Lastly, on the back, is the J45 port, an HDMI 2.0 port, the USB-C Thunderbolt 3 port and the charger port.
To find out what the Lenovo P52 is made of, we put it through three resource-intensive tests. These tests will also show the capabilities of the Quadro P2000 when inside the Precision 5530. We've also compared it to the following workstations:
This first test is the SPECviewperf 12 benchmark, which is the worldwide standard for measuring graphics performance based on professional applications. SPECviewperf runs 9 benchmarks called “viewsets,” which represent graphics content and behavior from actual applications and include categories such as 3D Max, CATIA, Creo, Energy, Maya, Medical, Showcase, Siemens NX, and Solidworks.
|Viewsets||ThinkPad P72||ThinkPad P52|
As you can see, the Lenovo P52 recorded very impressive results. However, unsuprisingly not as powerful as its bigger sibling.
Additionally, we also ran SPECworkstation3, which is a specialized benchmark designed for testing all key aspects of workstation performance; it uses over 30 workloads to test CPU, graphics, I/O, and memory bandwidth. The workloads fall into broader categories such as Media and Entertainment, Financial Services, Product Development, Energy, Life Sciences, and General Operations. We are going to list the broad-category results for each, as opposed to the individual workloads. The results are an average of all the individual workloads in each category.
|Category||ThinkPad P72||ThinkPad P52|
Here, the P52 fell a bit behind the P72, but only slightly.
Next up is the Environmental Systems Research Institute (Esri) benchmark. Esri is a supplier of Geographic Information System (GIS) software. Esri’s Performance Team designed their PerfTool add-in scripts to automatically launch the ArcGIS Pro. This application uses a “ZoomToBookmarks” function to browse various pre-defined bookmarks and create a log file with all the key data points required to predict the user experience. The script automatically loops the bookmarks three times to account for caching (memory and disk cache). In other words, this benchmark simulates heavy graphical use that one might see through Esri’s ArcGIS Pro software.
The tests consist of three main datasets. Two are 3-D city views of Philadelphia, PA and Montreal, QC. These city views contain textured 3-D multipatch buildings draped on a terrain model and draped aerial images. The third dataset is a 2-D map view of the Portland, OR region. This data contains detailed information for roads, landuse parcels, parks and schools, rivers, lakes, and hillshaded terrain.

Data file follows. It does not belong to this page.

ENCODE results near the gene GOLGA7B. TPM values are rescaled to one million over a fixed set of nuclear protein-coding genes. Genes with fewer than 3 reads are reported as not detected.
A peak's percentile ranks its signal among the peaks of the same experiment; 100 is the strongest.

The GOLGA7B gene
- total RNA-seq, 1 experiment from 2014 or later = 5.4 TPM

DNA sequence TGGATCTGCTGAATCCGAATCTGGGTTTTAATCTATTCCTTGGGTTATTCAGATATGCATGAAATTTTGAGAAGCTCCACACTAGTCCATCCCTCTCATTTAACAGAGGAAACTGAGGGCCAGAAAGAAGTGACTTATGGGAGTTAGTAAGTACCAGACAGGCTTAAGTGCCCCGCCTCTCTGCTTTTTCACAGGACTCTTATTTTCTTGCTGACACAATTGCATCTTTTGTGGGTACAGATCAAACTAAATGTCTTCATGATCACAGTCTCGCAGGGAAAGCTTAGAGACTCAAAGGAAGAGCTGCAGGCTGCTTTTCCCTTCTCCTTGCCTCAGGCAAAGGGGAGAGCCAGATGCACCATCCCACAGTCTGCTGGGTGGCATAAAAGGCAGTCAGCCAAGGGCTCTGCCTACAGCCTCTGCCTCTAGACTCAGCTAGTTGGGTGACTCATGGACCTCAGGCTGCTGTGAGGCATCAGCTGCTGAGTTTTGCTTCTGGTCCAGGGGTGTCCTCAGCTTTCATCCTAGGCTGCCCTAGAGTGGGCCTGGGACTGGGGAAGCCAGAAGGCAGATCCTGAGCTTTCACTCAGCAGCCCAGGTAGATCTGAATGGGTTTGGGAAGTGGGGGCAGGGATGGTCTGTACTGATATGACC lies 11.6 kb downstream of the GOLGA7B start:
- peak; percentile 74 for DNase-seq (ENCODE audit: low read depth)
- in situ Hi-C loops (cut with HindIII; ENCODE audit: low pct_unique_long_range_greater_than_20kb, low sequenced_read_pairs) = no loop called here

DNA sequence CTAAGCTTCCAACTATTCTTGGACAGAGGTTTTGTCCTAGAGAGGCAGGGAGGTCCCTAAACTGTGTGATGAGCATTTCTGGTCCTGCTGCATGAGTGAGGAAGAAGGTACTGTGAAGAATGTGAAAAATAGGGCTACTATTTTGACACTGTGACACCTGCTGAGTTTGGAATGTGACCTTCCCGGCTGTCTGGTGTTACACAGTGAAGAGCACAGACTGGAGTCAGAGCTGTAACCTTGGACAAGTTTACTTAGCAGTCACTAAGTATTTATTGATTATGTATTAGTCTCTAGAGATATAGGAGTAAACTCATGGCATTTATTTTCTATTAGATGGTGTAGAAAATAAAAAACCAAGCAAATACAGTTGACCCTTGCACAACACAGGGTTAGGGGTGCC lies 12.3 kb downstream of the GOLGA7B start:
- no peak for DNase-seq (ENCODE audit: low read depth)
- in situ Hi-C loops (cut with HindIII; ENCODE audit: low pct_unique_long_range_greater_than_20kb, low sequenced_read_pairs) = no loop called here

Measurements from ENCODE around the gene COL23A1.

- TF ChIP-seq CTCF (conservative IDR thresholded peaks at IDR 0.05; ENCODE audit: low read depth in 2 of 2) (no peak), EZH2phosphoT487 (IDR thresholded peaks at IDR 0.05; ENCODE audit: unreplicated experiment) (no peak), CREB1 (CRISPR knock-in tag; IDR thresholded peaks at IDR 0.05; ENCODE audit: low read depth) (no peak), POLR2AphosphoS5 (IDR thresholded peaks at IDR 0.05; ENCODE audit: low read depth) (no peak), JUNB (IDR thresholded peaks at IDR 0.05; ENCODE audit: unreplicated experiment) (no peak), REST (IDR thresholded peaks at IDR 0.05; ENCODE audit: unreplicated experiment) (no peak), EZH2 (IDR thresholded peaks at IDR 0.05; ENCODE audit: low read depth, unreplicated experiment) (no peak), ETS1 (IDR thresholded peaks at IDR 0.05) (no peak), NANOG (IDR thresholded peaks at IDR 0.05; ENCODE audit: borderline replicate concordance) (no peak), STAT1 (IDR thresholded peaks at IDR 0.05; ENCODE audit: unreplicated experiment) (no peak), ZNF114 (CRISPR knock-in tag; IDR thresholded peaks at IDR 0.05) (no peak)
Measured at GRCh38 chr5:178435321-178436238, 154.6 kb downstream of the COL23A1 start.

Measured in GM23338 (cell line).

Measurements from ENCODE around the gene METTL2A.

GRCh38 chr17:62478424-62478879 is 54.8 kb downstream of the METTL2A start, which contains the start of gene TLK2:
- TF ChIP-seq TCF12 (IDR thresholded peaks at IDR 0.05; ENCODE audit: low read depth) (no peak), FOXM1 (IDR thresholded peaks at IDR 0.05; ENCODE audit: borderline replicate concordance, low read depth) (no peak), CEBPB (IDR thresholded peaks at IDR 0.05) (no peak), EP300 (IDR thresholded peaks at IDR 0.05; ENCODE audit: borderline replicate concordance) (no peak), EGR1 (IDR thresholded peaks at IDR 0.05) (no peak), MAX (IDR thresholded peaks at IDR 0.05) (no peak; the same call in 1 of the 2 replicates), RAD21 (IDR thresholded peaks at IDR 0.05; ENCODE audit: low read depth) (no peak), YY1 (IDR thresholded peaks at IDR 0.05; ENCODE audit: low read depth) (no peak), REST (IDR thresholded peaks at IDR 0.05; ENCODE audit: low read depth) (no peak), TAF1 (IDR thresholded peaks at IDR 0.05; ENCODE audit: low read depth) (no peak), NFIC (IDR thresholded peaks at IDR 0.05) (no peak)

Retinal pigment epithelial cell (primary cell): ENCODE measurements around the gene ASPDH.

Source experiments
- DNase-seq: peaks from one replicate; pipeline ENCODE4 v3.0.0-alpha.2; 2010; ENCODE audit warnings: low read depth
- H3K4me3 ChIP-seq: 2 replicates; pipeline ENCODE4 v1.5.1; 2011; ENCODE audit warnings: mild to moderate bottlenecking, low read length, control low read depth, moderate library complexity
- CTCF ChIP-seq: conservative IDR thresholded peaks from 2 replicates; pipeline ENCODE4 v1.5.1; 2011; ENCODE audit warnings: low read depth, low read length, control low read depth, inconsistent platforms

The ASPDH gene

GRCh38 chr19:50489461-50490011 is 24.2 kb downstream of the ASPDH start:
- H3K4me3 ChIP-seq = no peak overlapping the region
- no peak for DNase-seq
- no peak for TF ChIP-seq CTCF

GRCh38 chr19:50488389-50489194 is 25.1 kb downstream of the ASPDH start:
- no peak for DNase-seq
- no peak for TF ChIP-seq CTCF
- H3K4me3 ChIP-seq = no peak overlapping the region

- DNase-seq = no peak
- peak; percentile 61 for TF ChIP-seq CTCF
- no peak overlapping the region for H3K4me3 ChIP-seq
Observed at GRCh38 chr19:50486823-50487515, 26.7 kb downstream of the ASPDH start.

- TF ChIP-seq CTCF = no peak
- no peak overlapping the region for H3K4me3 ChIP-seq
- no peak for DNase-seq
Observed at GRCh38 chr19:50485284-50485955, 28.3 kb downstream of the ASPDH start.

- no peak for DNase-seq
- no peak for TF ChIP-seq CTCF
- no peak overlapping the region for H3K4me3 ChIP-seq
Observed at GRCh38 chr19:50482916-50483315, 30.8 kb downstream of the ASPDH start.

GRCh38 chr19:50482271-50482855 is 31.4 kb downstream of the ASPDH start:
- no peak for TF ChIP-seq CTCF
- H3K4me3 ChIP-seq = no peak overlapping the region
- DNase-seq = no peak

Looking at drawtime of the Montreal model, the Lenovo ThinkPad P52 showed an average drawtime of 00:01:30.973, while average and minimum FPS showed 125.4 and 59.78, respectively.
|ESRI ArcGIS Pro 2.3 Montreal|
Next up is our Philly model, where the ThinkPad P52 showed an average drawtime of 00:01:01.357, while average and minimum FPS showed 172.26 and 91.17, respectively.
|ESRI ArcGIS Pro 2.3 Philly|
Our last model is of Portland. Here, the P75 had an average drawtime of 00:00:32.234. Average FPS showed 1,512.37 while Minimum FPS showed 602.41.
|ESRI ArcGIS Pro 2.3 Portland|
The Lenovo ThinkPad P52 is a mid-sized mobile workstation with some impressive capabilities given what it can pack under its hood. Users can equip with workstation with either an 8th Generation Intel Core CPU or an Intel Xeon CPU, up to 128GB of DDR4 RAM, and up to 4TB of PCIe storage. The workstation comes with ample connectivity with 5 USB ports (including 2 USB-C or Thunderbolt 3 ports), an HDMI port, a 4-in-1 card reader, a Mini DisplayPort, and an RJ45 Gigabit Ethernet port. There is an optional 15.6-inch 4k UHD touchscreen display for users that would like the option of tablet like operability. Those looking not to break the bank can outfit the Lenovo workstation with HDDs, less RAM and an 8th Generation Intel Core CPU.
We tested the workstation using our graphics-intensive SPECviewperf, SPECworkstation3, and ESRI benchmarks. We compared the Lenovo P52 to its larger sibling the P72. This was a less of which is better (the P72 is outfitted with better hardware) and more of what one can expect when deciding which workstation to purchase. That being said, the P52 didn't trail too far from the more powerful P72 in most of our testing.
Overall, the P52 is a powerful mobile workstation that can suit the needs of most users. The workstation provides enough power for some of the most graphically demanding workloads while remaining relatively compact.